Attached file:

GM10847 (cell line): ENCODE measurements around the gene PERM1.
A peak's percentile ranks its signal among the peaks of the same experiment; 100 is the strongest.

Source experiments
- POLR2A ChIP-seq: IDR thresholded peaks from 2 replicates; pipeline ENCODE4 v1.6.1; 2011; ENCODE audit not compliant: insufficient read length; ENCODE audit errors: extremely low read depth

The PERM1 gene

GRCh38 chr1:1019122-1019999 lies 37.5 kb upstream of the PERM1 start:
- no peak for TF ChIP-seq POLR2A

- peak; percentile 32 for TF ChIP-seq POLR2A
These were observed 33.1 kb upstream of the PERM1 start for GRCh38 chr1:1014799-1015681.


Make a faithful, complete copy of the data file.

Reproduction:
GM10847 (cell line): ENCODE measurements around the gene PERM1.
A peak's percentile ranks its signal among the peaks of the same experiment; 100 is the strongest.

Source experiments
- POLR2A ChIP-seq: IDR thresholded peaks from 2 replicates; pipeline ENCODE4 v1.6.1; 2011; ENCODE audit not compliant: insufficient read length; ENCODE audit errors: extremely low read depth

The PERM1 gene

GRCh38 chr1:1019122-1019999 lies 37.5 kb upstream of the PERM1 start:
- no peak for TF ChIP-seq POLR2A

- peak; percentile 32 for TF ChIP-seq POLR2A
These were observed 33.1 kb upstream of the PERM1 start for GRCh38 chr1:1014799-1015681.